In Fig. 5 it will be observed that the pins 86 are positioned relatively far apart, and close to the cover 32; and in Fig. 6 that they are close together and far from the cover 32. While the pins 86 are not precisely in line, their diameters are such that they enter the four sockets I06 of the meters without difficulty. It will be .seen that the distance B from the plate I04 is achieved by rotation about shaft 48, and the distance apart C is achieved by rotation about the axes of rods I2.

In general the pins 86 are automatically positioned by a meter to be tested as it is mounted provided that the pins are somewhere near the correct position so as to register with the openings in the insulating sleeves [08a of the meter block, these sleeves serving to position the pins and cause them to slide into the terminal sockets. Meters are, moreover, preferably tested in groups of identical structures so that watthour constants and other factors need not be changed. Accordingly, as one meter is removed from pins 86 the arms I8 stop against bar 92 and the pins are so fixed in proper position laterally of each other and forward of plate I04 for reception of a second similar meter. Insulating stops .93 prevent the end arms I8 from slipping off bar 92.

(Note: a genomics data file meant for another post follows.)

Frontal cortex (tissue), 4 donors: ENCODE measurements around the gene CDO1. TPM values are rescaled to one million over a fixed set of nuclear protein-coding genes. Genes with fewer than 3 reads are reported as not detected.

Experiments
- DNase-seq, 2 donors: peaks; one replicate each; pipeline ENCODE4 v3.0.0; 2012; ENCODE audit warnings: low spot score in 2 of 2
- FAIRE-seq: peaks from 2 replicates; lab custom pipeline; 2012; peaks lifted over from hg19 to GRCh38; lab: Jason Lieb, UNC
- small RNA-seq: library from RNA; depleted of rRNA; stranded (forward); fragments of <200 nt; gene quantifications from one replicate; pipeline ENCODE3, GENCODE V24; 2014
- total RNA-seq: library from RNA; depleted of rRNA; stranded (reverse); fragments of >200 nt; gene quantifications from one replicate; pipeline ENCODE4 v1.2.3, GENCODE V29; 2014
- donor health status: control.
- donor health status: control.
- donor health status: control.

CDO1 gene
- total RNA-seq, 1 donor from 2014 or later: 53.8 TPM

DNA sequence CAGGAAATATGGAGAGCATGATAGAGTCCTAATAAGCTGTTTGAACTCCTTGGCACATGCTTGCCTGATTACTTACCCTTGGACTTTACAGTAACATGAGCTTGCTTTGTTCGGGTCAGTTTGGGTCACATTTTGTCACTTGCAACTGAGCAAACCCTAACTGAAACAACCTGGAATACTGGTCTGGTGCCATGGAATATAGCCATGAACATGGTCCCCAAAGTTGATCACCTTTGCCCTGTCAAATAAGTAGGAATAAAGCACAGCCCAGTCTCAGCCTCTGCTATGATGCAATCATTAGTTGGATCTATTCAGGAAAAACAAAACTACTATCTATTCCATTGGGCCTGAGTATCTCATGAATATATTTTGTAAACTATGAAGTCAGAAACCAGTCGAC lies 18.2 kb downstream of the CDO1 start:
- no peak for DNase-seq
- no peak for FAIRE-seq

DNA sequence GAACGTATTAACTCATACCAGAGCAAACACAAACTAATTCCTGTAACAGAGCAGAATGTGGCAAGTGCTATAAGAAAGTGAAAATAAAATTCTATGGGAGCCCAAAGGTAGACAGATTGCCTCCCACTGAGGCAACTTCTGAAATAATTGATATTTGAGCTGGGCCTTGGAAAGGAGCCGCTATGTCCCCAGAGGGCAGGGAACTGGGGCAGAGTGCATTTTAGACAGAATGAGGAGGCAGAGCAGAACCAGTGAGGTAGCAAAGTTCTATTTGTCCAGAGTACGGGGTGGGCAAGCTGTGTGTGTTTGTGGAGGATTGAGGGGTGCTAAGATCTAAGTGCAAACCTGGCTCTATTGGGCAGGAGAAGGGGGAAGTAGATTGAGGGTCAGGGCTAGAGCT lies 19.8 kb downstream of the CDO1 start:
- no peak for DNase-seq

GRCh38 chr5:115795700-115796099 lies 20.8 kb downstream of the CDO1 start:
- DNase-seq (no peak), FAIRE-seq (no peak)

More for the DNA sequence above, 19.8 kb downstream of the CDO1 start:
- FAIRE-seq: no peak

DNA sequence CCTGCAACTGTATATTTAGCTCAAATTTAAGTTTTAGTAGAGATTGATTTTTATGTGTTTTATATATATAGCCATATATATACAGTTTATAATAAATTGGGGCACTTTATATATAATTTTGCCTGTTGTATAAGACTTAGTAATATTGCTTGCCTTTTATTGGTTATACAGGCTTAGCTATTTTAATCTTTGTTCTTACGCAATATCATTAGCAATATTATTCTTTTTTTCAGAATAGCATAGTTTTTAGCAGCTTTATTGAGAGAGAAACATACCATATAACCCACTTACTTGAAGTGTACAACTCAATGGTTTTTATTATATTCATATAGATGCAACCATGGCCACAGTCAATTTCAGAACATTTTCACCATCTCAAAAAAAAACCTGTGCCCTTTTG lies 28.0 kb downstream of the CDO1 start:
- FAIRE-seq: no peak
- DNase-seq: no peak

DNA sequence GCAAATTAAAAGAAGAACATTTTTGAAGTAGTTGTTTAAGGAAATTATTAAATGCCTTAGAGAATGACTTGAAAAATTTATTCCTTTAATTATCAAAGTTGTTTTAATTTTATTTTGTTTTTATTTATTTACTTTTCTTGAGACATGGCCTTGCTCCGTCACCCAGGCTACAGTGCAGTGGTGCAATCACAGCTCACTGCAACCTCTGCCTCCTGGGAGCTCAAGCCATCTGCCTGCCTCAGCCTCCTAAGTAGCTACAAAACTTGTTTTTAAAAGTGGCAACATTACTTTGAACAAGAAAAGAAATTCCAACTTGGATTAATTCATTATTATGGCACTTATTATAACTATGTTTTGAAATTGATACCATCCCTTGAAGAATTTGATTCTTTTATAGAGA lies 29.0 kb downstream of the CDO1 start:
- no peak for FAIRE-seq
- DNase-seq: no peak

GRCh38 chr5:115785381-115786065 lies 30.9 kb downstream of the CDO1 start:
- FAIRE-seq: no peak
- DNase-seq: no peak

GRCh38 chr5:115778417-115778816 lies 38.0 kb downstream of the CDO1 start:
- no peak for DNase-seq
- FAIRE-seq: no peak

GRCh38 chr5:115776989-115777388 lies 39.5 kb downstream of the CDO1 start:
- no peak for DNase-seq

Referring now to Fig. 2, it will be observed that the pull by spring 14 is applied by the points 86a of pins 86 to the screws H0 and H011 of the terminal sockets I08 and in the direction of the line F joining points 86a and the axis of shaft 48. This line is always disposed to the right of the recess I02 formed by bracket I00 and is prevented from moving leftward of this recess by the bar 92 in the path of rods I2. Therefore, not only is the lug 96 of any meter forced into the recess I02 by a vertical component Fv of force F, but the meter has a horizontal force component Fh toward plate I04 which forces any meter base flat against plate I04 to provide the necessary ground connection, and to position the meter with its rotor axis vertical.

Occasionally extra long meters must be accommodated by shifting bracket I00 for which screws I02a are provided for reception in threaded taps I02bin the attachment bracket IOI.